A Hawke's Bay iwi leader's suggestion that the Government pay for some Māori funerals to help address social and health inequality in New Zealand has been backed by a former Hawke's Bay DHB chairman.
Kahungunu chairman Ngahiwi Tomoana's suggested in Monday's Hawke's Bay Today that the Government could paying for funeral services for kaumātua over the age of 55 as a way to achieve Māori equity.
Tomoana floated it as a idea without going into "too much hand wringing and teeth grinding" as part of his role with the Government's Expert Advisory Group (EAG) on Superannuation.
He said hākuia and hākoro, or kaumātua, were the "most cherished members" of Māori whānau, alongside newborn pēpi, but they were not living long enough to claim the full benefit of the super scheme.
Tomoana said there was "massive disinvestment" in Māori elders who usually "die in poverty having invested their personal finances into the wider whānau".
He said paying for funeral services for kaumātua over the age of 55 would address the "heaviest intergenerational debt" a whānau underwent during a traumatic period.
"Much of the trauma is caused by the inability to pay.
"It is a front-end loaded, one-off payment which would go straight to the funeral director or through the iwi for distribution to the whānau or wherever it was needed," he said.
"If you aggregated the 'ghost' super payments that could have accrued if that person had lived to 74, then it is a miniscule amount as opposed to the 'savings' from an untimely death in the scheme of things."
Former Hawke's Bay DHB chairman Kevin Atkinson said he agreed with Tomoana's suggestion and said the country as a whole would be better if inequity between Māori and non-Māori was more openly debated and addressed.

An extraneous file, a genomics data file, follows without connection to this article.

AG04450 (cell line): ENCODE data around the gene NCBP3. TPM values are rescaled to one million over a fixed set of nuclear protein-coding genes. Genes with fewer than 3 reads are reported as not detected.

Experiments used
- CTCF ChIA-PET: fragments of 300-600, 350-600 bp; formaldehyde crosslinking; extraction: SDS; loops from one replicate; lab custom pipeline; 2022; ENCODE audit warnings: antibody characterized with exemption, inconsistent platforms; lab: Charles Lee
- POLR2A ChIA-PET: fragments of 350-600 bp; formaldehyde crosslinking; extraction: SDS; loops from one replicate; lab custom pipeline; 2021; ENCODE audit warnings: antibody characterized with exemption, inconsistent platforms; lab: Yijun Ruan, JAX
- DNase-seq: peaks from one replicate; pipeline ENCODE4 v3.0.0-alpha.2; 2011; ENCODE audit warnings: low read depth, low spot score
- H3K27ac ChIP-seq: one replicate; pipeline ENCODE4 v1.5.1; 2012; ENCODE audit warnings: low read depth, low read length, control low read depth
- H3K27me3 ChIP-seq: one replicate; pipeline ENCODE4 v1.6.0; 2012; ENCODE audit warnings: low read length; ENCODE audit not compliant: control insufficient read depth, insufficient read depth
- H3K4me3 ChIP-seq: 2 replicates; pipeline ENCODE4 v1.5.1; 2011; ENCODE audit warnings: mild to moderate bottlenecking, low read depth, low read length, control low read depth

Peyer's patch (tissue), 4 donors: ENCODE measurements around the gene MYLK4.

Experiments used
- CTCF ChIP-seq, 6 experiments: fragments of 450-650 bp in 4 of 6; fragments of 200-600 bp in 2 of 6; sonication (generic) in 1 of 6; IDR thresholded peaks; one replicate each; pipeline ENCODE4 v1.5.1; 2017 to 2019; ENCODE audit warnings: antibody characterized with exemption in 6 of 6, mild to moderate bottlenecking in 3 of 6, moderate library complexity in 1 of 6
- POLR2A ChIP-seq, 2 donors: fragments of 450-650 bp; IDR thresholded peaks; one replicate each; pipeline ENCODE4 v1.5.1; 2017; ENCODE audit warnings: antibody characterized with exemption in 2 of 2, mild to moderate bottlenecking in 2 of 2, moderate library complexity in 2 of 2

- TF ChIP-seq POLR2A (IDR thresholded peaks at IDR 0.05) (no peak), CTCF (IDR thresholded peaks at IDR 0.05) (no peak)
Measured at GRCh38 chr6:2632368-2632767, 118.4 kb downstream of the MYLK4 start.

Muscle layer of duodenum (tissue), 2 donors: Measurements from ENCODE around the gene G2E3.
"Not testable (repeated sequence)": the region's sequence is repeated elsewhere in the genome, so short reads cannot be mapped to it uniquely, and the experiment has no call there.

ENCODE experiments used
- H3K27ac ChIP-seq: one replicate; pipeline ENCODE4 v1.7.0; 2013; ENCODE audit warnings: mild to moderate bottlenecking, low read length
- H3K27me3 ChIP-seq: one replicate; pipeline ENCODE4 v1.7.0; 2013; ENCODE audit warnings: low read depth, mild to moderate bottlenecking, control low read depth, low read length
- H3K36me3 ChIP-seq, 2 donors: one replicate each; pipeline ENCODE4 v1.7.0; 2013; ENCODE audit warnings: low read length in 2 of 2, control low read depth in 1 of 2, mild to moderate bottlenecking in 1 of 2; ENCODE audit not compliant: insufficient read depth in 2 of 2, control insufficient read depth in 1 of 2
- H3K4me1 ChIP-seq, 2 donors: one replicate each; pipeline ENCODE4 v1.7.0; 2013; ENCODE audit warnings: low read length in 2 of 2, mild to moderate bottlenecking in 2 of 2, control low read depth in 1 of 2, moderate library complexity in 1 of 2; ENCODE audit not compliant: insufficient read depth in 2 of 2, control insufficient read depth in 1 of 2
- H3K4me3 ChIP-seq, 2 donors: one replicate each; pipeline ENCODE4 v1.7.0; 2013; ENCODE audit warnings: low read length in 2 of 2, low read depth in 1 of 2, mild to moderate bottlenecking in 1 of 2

Atkinson was DHB board chairman for nearly 19 years, before being replaced by Government-appointed chairman Shayne Walker. He still sits on the board.
Atkinson said the health system still had significant problems, including blanket screening ages that didn't address the fact that Māori have lower life expectancy.
"Last year when I was the DHB chair I tried without success to get the then Minister of Health, Dr David Clark, to reduce the bowel screening age for Maori reduced from 65 years to 55," he said.
This had yet to happen, he said.
"Ngahiwi's suggestion makes good sense," Atkinson said.
"We must make faster progress in reducing the inequity for Māori and Pacific people - exploring innovative ways of achieving this as suggested by Ngahiwi has my support."
Des Ratima, Hastings kaumātua and community leader, also agreed with Tomoana's idea.
"Too many of our pakeke die before being able to access super," Ratima said.
"They contributed throughout their working life and because of health, housing, education, Māori are dying without the benefits of their efforts.
"Paying for the tangi should not be seen as addressing a Māori problem, but as a positive response based on their working life contribution."
Terry Longley Jr of Terry Longley & Son funeral services said the idea is "certainly a positive idea which could be discussed".
He said a basic cremation can be done for roughly $3000 but a full elaborate burial can be over $12,000.
Longley Jr queried if it should apply to Māori only or if it should apply to anyone of any race who dies at an early age.
"It certainly opens up a lot of conversation about if anyone died at an early age could their non-earned superannuation go towards their funeral."
He also said there is already a Work and Income NZ grant over $2100 available to all New Zealanders in that sort of situation, but perhaps this could be increased.
"Once you start specifying a race to receive more money you start to ask if you could find an argument for other races who die slightly earlier, it's pretty complicated."
He said as a funeral service they would likely stand back from that sort of debate but are willing to work with iwi to come up with packages that are "fair and just".
"We have a responsibility as a funeral home not to have a $15k funeral for a family that can only afford a $5k funeral."